Ancient Monuments

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Blue Crags hillfort, 730m north-west of Colwell

A Scheduled Monument in Chollerton, Northumberland

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Latitude: 55.0791 / 55°4'44"N

Longitude: -2.0853 / 2°5'6"W

OS Eastings: 394652.69318

OS Northings: 576080.502648

OS Grid: NY946760

Mapcode National: GBR F9WQ.B2

Mapcode Global: WHB1S.YL5M

Entry Name: Blue Crags hillfort, 730m north-west of Colwell

Scheduled Date: 6 August 1954

Last Amended: 22 March 1994

Source: Historic England

Source ID: 1011403

English Heritage Legacy ID: 20932

County: Northumberland

Civil Parish: Chollerton

Traditional County: Northumberland

Lieutenancy Area (Ceremonial County): Northumberland

Church of England Parish: Chollerton St Giles

Church of England Diocese: Newcastle


The monument includes a defended settlement of Iron Age/Romano-British date
situated on a rocky incline of whinstone. The main encircling rampart encloses
a rectangular area measuring 192m north-west to south-east by 70m north-east
to south-west. The rampart, which runs along the edge of the outcrop on the
south, west and east sides, measures on average 5m across and stands to a
height of over 1m; the northern rampart has been quarried away. A double wall,
with an entrance through it, subsequently damaged by quarrying, divides the
enclosure into two parts. The northern and largest part contains the well
preserved foundations of at least 12 circular stone-walled huts measuring on
average 6.5m in diameter with walls standing 0.5m high. When nine of the
hut circles were examined in 1924 the finds uncovered included cupmarked
stones, quernstones for the grinding of corn, whetstones and a piece of
medieval pottery. The southern enclosure, which contains no visible traces of
habitation, would have been used to contain stock. The settlement was given
added defence by the addition of substantial ramparts at the foot of the crags
on the east and west sides.

The site of the monument is shown on the attached map extract.

Source: Historic England

Reasons for Scheduling

In Cumbria and Northumberland several distinctive types of native settlements
dating to the Roman period have been identified. The majority were small, non-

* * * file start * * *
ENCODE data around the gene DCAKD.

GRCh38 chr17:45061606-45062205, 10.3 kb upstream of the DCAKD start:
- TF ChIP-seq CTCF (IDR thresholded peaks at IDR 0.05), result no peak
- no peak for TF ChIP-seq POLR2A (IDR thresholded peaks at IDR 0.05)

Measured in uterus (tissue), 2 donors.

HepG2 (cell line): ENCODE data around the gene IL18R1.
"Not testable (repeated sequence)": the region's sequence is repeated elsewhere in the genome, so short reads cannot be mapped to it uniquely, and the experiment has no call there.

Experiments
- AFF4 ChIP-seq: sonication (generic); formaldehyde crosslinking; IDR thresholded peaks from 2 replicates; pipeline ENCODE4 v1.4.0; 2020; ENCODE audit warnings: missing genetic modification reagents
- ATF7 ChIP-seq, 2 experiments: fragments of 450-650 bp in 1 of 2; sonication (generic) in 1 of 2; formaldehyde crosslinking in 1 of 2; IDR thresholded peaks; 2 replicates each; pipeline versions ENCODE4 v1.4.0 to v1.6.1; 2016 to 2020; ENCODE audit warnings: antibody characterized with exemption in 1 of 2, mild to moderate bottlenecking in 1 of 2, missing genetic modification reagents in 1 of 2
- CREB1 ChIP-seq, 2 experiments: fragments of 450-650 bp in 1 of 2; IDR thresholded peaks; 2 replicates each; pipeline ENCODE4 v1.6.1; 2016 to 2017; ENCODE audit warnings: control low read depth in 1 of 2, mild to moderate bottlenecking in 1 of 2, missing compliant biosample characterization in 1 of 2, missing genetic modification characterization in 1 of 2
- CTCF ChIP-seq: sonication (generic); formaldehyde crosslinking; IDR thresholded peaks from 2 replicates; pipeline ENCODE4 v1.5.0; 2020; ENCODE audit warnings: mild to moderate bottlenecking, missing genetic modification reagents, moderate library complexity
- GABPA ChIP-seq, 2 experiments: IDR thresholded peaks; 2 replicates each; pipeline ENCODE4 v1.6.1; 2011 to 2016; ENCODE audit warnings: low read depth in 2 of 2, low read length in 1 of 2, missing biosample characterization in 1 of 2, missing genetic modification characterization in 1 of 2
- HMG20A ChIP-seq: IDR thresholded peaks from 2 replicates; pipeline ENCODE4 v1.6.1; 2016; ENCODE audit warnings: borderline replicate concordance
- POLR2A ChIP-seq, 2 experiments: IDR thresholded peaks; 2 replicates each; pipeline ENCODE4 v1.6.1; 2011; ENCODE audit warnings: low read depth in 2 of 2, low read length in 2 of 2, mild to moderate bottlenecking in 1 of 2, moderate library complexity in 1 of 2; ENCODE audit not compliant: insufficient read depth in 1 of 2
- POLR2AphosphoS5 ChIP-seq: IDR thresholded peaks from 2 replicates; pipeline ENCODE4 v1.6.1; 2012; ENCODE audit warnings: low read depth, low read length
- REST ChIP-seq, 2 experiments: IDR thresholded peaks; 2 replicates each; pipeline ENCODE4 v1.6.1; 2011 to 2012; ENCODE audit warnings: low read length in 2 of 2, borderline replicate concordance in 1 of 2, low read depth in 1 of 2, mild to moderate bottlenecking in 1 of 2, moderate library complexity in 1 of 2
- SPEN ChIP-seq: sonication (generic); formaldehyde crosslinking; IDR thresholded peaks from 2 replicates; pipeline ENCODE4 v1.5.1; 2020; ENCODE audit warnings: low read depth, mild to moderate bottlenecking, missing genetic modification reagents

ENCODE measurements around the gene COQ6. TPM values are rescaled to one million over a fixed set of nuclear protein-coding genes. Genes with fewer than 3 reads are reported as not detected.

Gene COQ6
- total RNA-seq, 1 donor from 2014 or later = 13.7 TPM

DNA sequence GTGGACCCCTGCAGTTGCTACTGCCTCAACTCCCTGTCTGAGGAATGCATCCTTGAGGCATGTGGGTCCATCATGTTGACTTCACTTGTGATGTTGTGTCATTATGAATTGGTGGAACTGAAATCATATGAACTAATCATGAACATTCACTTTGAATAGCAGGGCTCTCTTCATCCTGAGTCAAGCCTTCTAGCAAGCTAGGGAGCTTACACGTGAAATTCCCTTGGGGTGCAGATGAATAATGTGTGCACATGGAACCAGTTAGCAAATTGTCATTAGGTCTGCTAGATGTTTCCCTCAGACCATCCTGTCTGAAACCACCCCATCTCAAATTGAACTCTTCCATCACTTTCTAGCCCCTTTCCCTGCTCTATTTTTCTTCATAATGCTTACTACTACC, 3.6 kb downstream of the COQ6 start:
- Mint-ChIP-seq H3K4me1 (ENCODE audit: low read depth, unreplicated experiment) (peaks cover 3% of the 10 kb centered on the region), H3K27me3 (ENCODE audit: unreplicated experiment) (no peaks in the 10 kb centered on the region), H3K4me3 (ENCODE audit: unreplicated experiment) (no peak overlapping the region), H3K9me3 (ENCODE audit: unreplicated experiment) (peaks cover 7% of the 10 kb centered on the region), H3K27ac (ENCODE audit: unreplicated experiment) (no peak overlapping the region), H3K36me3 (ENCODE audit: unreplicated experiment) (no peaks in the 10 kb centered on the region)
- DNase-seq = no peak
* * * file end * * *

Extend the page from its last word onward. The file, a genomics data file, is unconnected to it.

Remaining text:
defensive, enclosed homesteads or farms. In many areas they were of stone
construction, although in the coastal lowlands timber-built variants were also
common. In much of Northumberland, especially in the Cheviots, the enclosures
were curvilinear in form. Further south a rectangular form was more common.
Elsewhere, especially near the Scottish border, another type occurs where the
settlement enclosure was `scooped' into the hillslope. Frequently the
enclosures reveal a regularity and similarity of internal layout. The standard
layout included one or more stone round-houses situated towards the rear of
the enclosure, facing the single entranceway. In front of the houses were
pathways and small enclosed yards. Homesteads normally had only one or two
houses, but larger enclosures could contain as many as six. At some sites the
settlement appears to have grown, often with houses spilling out of the main
enclosure and clustered around it. At these sites up to 30 houses may be
found. In the Cumbrian uplands the settlements were of less regimented form
and unenclosed clusters of houses of broadly contemporary date are also known.
These homesteads were being constructed and used by non-Roman natives
throughout the period of the Roman occupation. Their origins lie in settlement
forms developed before the arrival of the Romans. These homesteads are common
throughout the uplands where they frequently survive as well-preserved
earthworks. In lowland coastal areas they were also originally common,
although there they can frequently only be located through aerial photography.
All homestead sites which survive substantially intact will normally be
identified as nationally important.

Blue Crags hillfort survives well, despite the loss of the northern rampart.
Limited excavation has confirmed that settlement remains within the interior
of the site are extensive and well preserved. The survival of visible internal
sub-divisions makes this an unusual monument which will contribute
significantly to study of prehistoric/Romano-British settlement patterns in
this area.

Source: Historic England


Books and journals
Ball, T, 'Proc Soc Antiq Ncle 4 ser 2 1927' in Blue Crag Promontory Fort, Colwell, Northumberland, (1927), 23-24
No. 5443,

Source: Historic England

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